SEO and the View from the Cheap Seats

SEO and the View from the Cheap Seats

Don’t expect to get much love from using SEO if you are a writer, especially if you are trying to make your voice heard about politics from somewhere up in the cheap seats. Supposedly, if you follow the SEO guidelines, algorithms will be able to improve your position in the search engine search-results-line-up that matches your key words. Your site will rise to the top like cream on milk back in the day.

If you are offering a product or a service in a store-front type of website where visitors can add purchases to their cart and checkout then you and your design staff can invent new creative ways to find a spot in the top ten, but spending dollars will have to be part of your strategy, unless your site goes viral which is somewhat unlikely. Searches that allow consumers to look for businesses “near me” offer many more chances for businesses to be discovered by local consumers.

All bets are off if you are a writer, or anyone who is creating internet content but not selling goods and/or services. SEO becomes rather irrelevant for content writers and it will be almost impossible to move to the top of the results in a key word search. If you write about politics as I do, you will be buried so deep in the pack of a trending key-word-search that few will have the stamina to page through multiple pages of search results to find you. You will have to try to get some clout by getting published in highly visible media sources or get yourself hired by some media outlet to be a contributor, also a long shot if you don’t have any degrees in journalism.

For example I recently used the key words “women’s rights and #WomensRights. A Google search of this key phrase turned up 13 billion entries. Although search results give the most recent material first, posts in popular media outlets can take up several pages in the search-results-line-up. Regardless of how well you adhere to SEO guidelines you will never get close to the top of such a search. You cannot expect to be noticed and if you are noticed it will most likely just be a fluke.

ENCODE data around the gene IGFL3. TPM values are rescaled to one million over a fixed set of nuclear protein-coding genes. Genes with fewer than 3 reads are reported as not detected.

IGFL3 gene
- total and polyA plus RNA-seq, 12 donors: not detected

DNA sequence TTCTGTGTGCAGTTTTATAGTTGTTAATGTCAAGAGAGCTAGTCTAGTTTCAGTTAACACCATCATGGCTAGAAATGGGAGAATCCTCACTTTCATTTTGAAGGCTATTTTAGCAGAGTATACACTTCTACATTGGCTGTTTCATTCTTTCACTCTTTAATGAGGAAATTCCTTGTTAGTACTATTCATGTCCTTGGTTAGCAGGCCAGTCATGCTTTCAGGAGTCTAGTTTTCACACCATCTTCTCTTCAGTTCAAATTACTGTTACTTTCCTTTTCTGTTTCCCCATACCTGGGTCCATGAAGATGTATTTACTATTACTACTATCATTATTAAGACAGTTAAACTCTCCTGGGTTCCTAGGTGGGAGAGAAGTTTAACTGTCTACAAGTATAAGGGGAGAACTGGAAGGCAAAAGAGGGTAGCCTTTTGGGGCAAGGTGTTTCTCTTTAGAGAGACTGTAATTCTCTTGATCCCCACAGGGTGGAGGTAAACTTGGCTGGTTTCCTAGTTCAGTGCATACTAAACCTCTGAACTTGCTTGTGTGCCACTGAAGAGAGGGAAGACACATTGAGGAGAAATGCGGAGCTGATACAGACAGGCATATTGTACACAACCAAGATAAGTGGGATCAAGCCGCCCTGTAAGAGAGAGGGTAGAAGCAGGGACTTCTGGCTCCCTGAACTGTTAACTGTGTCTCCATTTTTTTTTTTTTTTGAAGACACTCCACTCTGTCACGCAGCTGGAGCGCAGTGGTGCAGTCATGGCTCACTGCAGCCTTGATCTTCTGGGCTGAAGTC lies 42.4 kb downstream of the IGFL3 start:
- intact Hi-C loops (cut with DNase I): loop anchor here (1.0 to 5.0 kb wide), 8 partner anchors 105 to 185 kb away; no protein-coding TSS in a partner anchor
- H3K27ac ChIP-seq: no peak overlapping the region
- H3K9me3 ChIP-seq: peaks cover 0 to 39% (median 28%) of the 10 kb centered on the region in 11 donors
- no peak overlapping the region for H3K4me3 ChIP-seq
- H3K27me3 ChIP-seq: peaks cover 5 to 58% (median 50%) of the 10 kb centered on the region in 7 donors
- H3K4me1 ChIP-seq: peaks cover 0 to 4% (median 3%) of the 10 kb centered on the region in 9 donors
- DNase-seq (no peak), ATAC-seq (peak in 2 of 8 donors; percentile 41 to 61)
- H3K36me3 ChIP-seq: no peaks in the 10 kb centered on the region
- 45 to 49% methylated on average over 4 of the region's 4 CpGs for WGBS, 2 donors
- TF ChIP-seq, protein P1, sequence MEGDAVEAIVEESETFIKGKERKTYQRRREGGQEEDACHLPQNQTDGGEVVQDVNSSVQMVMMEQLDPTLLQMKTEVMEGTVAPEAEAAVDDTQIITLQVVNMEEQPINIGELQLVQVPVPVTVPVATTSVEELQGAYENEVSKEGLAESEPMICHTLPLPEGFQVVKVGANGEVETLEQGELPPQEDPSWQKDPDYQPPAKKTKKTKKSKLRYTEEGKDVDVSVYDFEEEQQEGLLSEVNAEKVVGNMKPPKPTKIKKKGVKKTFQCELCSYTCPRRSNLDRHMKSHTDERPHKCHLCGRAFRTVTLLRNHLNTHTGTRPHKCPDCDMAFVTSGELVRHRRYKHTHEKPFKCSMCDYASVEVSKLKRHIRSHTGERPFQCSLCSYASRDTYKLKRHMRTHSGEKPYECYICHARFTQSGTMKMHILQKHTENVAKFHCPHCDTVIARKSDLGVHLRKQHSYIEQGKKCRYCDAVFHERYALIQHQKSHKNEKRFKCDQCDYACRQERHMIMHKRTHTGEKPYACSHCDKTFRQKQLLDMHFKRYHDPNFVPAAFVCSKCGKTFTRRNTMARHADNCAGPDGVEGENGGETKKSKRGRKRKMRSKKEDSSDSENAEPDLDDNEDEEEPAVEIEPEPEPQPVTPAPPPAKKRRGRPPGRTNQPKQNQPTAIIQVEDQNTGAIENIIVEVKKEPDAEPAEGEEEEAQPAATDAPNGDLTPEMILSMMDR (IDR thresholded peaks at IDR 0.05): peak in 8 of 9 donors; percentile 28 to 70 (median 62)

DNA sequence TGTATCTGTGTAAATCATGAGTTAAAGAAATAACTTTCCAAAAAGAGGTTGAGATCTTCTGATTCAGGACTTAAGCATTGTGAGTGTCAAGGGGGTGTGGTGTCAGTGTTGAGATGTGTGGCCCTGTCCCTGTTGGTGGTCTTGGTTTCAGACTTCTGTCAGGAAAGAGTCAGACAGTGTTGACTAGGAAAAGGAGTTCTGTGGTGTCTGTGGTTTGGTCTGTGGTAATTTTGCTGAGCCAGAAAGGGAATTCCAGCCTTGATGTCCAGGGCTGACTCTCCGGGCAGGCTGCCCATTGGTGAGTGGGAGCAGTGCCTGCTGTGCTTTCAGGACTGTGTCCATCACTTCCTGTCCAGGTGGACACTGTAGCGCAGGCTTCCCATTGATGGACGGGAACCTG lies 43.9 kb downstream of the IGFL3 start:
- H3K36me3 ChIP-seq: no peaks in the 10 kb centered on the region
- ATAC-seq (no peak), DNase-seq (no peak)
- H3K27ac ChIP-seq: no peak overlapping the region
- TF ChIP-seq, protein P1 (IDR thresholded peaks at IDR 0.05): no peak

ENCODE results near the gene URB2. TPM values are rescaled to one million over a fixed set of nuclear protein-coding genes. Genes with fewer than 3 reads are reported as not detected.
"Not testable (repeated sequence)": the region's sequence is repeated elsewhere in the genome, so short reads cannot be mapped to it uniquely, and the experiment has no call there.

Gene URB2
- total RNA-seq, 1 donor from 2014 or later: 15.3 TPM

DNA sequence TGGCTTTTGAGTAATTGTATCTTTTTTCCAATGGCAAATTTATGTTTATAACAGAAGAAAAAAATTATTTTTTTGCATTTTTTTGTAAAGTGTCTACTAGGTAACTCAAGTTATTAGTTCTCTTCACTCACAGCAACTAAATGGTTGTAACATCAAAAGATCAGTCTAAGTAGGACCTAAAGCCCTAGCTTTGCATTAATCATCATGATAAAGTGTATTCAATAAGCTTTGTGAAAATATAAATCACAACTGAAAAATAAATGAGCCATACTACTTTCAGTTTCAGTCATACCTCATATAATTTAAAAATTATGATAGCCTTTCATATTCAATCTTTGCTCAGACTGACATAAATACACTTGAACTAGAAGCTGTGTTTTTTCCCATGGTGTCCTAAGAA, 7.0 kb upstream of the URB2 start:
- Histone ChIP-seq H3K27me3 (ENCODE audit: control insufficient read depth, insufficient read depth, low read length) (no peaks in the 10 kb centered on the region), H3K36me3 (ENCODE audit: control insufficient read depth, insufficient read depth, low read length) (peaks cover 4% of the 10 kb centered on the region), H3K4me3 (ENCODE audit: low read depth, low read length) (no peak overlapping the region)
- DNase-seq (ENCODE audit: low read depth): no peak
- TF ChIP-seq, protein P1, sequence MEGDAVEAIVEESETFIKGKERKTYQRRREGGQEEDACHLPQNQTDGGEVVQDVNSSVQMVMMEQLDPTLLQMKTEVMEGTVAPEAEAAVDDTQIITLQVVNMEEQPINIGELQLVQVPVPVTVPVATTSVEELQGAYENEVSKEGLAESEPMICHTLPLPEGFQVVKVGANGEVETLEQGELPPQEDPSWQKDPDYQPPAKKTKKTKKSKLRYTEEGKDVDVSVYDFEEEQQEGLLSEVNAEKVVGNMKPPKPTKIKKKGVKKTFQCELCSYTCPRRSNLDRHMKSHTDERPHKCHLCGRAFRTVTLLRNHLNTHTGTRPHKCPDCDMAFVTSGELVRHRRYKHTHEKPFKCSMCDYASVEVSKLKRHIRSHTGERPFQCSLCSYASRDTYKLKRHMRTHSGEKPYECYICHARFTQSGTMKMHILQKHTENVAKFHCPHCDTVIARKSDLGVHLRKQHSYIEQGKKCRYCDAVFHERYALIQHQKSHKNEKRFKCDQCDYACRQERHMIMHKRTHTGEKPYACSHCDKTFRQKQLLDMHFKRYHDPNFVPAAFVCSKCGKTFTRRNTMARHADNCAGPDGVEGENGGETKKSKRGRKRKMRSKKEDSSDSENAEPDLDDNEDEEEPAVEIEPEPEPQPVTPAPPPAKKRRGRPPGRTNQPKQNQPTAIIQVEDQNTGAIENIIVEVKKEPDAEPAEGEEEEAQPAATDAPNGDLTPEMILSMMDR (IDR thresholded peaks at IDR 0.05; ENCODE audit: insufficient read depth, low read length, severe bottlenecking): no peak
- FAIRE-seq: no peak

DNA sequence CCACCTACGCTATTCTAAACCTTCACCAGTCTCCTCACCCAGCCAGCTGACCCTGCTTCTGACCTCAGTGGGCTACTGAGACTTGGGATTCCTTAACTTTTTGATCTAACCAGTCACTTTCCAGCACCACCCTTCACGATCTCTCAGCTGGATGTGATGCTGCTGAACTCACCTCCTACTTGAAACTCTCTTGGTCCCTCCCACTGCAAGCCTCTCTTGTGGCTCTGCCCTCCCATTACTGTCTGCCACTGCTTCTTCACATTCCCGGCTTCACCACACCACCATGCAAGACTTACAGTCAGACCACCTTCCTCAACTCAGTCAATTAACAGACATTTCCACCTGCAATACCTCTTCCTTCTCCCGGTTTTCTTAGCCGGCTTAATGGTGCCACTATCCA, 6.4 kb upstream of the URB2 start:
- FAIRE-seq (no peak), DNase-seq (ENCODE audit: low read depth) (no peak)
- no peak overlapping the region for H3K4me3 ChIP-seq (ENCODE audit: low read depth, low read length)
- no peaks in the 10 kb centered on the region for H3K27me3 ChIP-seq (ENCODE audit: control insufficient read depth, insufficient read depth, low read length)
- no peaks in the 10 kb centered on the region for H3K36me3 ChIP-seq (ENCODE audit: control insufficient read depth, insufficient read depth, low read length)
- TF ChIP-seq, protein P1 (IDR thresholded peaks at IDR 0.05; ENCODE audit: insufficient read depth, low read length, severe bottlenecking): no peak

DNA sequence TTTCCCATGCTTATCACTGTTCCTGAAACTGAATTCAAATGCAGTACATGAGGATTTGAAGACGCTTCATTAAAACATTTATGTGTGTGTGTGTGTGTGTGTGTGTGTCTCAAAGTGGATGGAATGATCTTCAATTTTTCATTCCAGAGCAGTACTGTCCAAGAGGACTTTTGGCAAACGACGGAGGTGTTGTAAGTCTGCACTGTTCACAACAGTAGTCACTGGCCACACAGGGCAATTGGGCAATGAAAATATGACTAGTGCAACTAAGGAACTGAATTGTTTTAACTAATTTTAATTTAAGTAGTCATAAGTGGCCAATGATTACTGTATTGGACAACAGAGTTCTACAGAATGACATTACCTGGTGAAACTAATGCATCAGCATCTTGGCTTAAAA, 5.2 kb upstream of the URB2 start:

Then there is the algorithm to measure “readability”. Perhaps I am a bad writer, although I don’t think so. Would getting a high readability score prove my writing skills are excellent. Again, I don’t think so. The SEO algorithm doesn’t seem to like prose – you know, well-fleshed out paragraphs following a logical argument to a reasonable conclusion. My recent article The Snowflake Games scored in the red on readability (bad). Perhaps that one was a bit wordy and focused on a limited audience (the media). But my fairly compact article Alabama and Melinda Gates was also scored with a red (no good) grade. So we are not dealing with an algorithm that judges quality of writing here; that responds to the set of complex factors that determine what qualifies as good writing. In other words the characteristics of good writing may be too abstract to conform to the current state-of-the art in AI algorithms. In fact the only article I have written recently that got a green rating for good readability is not an article at all; it is basically a meme, a list, Helicopter Love: Notice Me: Me, Me, Me.

It bears repeating – SEO does not, apparently, care for prose. It is designed to help businesses, not writers. If you are a straight-up journalist I suppose an SEO algorithm can be designed to incorporate the usual structure for news writers and can count links and factual statements (maybe), but I would not think that writing to a formula would encourage much creativity. If you write opinion articles SEO has few structural formalities to rely on.

Advice may come your way that tells you that podcasts are popular right now, or You Tube presentations – so you might want to change to a new format. But what if don’t care to use these formats. What if you want to write – to be recognized and listened to you for your writing, either your opinions or your journalism? Let me say one more time, SEO algorithms are not designed for writers. You will have to find creative ways to attract attention rather than trust AI to see you at all way up there in your cheap seats, even if you think you are frantically waving. You have something to add to the public dialogue and you must jump through SEO hoops but you know you don’t fit the design. If we all must conform with SEO formulas to get noticed there should be new algorithms for various categories of internet content, especially for prose. (What must poets contend with?)

Photo Credit: Purchased by Nancy Brisson (me)  from Shutterstock

SEO – Reducing Creativity to Algorithms?

SEO
or search engine optimization is useful for Google but it should not be a